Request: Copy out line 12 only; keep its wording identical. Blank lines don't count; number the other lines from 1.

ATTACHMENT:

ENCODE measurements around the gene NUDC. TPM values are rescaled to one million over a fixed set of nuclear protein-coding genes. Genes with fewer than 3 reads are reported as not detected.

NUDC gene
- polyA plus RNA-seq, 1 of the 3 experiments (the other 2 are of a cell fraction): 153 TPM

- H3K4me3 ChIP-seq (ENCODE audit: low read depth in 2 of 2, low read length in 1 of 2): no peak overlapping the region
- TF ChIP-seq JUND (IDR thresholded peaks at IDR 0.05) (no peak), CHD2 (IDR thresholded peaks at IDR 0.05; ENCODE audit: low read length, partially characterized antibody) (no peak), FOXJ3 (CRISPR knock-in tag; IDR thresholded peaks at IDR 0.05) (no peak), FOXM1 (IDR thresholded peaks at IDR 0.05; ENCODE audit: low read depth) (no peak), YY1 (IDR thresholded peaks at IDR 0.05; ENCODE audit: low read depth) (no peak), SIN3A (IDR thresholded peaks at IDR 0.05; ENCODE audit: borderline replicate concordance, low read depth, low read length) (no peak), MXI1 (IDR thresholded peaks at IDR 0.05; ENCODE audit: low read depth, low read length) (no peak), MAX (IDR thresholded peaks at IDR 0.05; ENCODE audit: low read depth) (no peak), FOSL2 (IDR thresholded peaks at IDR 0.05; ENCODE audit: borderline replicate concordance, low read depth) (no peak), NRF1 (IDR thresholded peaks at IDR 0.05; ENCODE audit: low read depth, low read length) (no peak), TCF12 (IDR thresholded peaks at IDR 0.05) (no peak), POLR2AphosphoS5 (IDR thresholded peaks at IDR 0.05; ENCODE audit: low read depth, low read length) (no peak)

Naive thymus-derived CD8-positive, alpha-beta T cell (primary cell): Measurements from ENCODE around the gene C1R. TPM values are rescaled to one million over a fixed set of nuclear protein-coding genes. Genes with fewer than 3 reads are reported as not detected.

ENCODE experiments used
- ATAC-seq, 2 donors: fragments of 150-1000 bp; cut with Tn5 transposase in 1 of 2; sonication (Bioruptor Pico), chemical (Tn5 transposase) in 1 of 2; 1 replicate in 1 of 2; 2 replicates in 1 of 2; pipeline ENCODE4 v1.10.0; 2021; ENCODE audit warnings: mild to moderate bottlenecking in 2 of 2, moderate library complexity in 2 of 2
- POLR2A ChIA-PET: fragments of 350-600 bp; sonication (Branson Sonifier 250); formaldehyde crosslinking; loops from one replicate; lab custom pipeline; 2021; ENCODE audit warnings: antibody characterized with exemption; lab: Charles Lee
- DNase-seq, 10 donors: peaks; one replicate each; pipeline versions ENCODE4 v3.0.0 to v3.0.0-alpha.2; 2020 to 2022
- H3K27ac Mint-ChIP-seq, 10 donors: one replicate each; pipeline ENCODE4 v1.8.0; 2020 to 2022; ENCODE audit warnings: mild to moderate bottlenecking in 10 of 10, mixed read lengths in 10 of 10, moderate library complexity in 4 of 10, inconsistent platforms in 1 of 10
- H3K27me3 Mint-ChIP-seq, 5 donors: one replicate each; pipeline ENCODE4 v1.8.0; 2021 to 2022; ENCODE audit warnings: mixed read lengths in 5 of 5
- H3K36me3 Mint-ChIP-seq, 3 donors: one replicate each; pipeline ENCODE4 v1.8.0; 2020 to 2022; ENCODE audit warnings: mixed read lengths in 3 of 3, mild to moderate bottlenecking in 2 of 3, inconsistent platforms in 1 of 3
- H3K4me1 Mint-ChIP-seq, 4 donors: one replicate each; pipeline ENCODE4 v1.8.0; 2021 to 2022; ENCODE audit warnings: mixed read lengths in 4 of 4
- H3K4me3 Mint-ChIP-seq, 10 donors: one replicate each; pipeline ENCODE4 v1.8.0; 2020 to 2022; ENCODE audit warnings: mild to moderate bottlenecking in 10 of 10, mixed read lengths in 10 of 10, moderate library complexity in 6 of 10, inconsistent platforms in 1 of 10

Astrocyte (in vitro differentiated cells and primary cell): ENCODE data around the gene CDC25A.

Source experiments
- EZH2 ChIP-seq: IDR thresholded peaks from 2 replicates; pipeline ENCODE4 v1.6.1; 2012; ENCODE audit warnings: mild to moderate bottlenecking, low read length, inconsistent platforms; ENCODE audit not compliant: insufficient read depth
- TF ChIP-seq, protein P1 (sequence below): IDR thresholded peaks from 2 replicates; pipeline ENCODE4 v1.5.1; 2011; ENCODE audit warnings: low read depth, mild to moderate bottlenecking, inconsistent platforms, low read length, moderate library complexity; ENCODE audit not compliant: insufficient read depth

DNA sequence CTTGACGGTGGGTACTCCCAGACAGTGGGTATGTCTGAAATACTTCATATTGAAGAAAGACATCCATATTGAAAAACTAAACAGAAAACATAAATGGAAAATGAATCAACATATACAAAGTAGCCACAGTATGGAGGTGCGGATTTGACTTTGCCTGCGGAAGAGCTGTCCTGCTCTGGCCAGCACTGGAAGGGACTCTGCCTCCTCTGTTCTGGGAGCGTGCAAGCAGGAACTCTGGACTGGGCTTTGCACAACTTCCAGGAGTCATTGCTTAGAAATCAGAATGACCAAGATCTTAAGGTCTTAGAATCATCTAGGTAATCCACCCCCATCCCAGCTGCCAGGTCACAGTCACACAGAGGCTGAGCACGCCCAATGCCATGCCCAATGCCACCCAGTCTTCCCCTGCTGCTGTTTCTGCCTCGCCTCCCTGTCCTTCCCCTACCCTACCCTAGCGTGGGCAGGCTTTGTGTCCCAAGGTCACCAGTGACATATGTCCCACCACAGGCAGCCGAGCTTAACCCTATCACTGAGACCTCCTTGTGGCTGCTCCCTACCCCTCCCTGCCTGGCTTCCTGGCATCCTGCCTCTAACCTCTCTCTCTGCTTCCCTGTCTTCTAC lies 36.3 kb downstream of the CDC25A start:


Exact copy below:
- H3K27me3 Mint-ChIP-seq, 5 donors: one replicate each; pipeline ENCODE4 v1.8.0; 2021 to 2022; ENCODE audit warnings: mixed read lengths in 5 of 5